Grinding & Tuckpointing

We have compiled a glossary of common masonry and tuckpointing terms to help you make informed decisions about your next masonry project. If you have any questions or want to put our decades of experience to work for you, contact us!

Tuckpointing is a very general term to describe the application of new mortar over old mortar in the spaces between your bricks, stones, terra cotta or cinder blocks.

Andrew, an AAA-1 licensed mason, grinding a defective mortar joint

Tuckpointing aids in keeping your masonry building in good shape because new mortar, if applied correctly, works like glue to keep your building materials bonded together and prevents wet weather events like rain and snow from infiltrating the masonry walls and damaging the integrity of your building.

Over time, your building's mortar joints will erode and crack apart. It is inevitable. Chicago's wet weather and freeze/thaw cycles take a real toll on your mortar. (Dry weather and an absence of repeated hard freezes help to explain why so many 1000 year-old structures remain intact in places like India, Egypt and Greece.)

In our experience, tuckpointing alone rarely ensures an effective long-term fix; very often a long-term fix requires defective mortar joints be ground out first before applying any new mortar. So grinding and tuckpointing is the process we recommend to correct defective mortar joints. By deeply grinding out defective mortar first, we create the space needed to pack in a lot of new mortar and tool a nice joint profile. (Generally, the more mortar applied, the longer the repair will last.) Many masonry companies grind out defective mortar joints to a depth of only 1/4 inch or 1/2 inch. But this is not deep enough to ensure a long-lived project. All grinding work at AAA-1 Masonry & Tuckpointing calls for mortar joints to be ground out to a minimum depth of 3/4 inch. (This is also the minimum standard required by well established architecture/engineering firms like WJE, Klein & Hoffman, Waldman Engineering, Perry & Associates, KGH, etc.)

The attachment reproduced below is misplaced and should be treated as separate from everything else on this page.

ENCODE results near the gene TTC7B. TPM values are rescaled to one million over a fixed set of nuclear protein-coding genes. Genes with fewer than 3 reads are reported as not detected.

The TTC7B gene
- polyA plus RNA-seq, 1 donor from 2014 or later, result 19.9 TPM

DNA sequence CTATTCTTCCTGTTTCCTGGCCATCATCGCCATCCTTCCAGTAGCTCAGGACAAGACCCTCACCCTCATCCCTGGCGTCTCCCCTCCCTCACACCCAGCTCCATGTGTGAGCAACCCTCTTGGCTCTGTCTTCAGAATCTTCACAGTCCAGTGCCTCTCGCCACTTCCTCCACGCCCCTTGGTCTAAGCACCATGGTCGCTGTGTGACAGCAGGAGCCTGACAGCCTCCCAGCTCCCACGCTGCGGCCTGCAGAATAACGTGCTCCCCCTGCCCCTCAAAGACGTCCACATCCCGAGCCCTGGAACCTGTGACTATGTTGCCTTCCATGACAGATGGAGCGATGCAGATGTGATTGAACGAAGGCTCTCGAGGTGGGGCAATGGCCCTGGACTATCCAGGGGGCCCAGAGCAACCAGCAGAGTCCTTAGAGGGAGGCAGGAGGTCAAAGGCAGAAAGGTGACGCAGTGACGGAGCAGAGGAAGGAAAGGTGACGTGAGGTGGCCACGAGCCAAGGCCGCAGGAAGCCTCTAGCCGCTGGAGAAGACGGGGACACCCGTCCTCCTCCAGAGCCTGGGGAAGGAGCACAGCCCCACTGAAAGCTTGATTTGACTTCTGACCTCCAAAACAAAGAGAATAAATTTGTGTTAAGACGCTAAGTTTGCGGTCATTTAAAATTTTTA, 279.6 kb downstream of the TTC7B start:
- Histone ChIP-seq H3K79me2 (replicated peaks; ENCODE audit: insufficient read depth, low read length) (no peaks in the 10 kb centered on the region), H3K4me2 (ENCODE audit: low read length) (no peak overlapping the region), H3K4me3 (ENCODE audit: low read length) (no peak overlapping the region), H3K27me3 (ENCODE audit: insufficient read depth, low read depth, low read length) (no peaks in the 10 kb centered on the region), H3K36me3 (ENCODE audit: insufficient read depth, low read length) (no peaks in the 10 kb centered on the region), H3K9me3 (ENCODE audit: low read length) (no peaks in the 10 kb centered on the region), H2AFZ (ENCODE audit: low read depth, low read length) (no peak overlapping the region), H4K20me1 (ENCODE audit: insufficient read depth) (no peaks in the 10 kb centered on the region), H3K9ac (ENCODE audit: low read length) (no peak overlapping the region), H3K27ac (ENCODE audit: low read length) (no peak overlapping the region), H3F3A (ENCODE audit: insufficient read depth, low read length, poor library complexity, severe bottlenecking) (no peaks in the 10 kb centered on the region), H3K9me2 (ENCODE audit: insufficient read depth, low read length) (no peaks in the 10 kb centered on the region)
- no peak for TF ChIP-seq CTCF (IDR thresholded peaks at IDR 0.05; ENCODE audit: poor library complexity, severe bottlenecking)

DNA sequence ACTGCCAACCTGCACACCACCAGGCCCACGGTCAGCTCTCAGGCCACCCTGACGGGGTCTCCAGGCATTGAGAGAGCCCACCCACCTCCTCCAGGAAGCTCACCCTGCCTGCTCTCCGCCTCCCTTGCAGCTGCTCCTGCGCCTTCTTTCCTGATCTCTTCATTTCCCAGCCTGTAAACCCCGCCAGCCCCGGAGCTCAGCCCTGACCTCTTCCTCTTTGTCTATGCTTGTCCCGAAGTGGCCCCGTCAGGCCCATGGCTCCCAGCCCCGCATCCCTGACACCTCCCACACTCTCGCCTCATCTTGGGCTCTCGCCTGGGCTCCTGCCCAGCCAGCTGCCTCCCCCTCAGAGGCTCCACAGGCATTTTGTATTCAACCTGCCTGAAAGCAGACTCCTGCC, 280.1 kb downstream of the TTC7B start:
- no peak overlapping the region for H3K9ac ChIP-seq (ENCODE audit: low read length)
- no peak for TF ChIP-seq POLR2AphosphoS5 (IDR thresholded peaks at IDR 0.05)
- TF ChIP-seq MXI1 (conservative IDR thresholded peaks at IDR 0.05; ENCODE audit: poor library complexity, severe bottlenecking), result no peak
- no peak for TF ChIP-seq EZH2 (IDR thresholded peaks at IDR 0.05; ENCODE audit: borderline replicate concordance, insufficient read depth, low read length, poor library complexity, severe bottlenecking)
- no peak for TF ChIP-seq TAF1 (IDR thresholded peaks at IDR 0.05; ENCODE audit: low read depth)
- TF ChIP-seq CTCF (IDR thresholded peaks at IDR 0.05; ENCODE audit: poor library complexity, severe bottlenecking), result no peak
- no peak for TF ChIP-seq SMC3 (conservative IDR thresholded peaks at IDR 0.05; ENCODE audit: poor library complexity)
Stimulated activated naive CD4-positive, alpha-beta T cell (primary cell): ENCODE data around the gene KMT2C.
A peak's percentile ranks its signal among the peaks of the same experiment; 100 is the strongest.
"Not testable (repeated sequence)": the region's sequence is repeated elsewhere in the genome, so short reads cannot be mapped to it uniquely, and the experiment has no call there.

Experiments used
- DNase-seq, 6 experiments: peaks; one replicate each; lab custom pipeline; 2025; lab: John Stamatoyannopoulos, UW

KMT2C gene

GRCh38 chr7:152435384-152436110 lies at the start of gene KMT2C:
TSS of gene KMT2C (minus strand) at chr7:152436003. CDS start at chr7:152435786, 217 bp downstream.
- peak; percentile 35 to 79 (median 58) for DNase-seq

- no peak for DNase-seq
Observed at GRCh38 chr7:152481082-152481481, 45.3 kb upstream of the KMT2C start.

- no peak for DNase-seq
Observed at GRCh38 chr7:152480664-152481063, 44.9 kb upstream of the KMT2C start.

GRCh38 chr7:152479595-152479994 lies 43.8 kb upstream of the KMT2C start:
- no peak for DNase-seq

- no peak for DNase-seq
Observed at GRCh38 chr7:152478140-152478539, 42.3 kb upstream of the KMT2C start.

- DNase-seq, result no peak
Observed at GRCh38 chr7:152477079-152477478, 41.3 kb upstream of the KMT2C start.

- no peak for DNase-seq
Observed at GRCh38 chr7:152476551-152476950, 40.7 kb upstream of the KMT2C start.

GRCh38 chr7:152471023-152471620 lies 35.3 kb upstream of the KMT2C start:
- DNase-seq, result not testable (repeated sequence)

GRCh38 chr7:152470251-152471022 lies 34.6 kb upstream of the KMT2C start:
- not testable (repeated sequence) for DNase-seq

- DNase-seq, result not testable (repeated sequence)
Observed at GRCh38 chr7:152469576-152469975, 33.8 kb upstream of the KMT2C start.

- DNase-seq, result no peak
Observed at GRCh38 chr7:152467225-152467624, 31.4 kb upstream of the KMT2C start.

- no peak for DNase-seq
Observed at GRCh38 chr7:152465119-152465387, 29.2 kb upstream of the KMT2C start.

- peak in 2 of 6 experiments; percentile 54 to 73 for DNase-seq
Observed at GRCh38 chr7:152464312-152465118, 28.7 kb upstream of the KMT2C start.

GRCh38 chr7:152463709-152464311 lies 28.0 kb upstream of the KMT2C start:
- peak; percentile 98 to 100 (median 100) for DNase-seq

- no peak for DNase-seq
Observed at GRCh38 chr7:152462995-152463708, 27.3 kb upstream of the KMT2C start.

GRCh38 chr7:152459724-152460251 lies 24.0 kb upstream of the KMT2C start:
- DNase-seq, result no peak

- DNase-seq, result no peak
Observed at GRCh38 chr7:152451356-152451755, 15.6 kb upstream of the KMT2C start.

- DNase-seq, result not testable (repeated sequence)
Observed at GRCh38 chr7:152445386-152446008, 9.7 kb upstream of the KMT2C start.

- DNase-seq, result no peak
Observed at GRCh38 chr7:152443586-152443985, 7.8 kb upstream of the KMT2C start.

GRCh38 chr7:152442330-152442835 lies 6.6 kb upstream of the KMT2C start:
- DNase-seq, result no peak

Typically grinding work is performed using hand-held machine grinders and vacuum attachments (used to mitigate the release of dust). In the photo, Andrew is grinding out multiple layers of defective mortar on a 100-year-old garage. As you can see, previous owners repeatedly applied new mortar right over defective old mortar to the point that the mortar overflows the space between the bricks. Not a nice look and definitely not the way to preserve the integrity of the brick structure.

Sometimes the integrity of a masonry structure is so compromised that grinding and tuckpointing won't do the trick. (This may be the case, for example, if cracks in the mortar joints run the full depth of the wall or the masonry is loose to the touch.) If your masonry walls are too deteriorated for grinding and tuckpointing, then they may need to be dismantled and rebuilt altogether. Our licensed estimators can recognize and explain the appropriate repair methods needed for your building.

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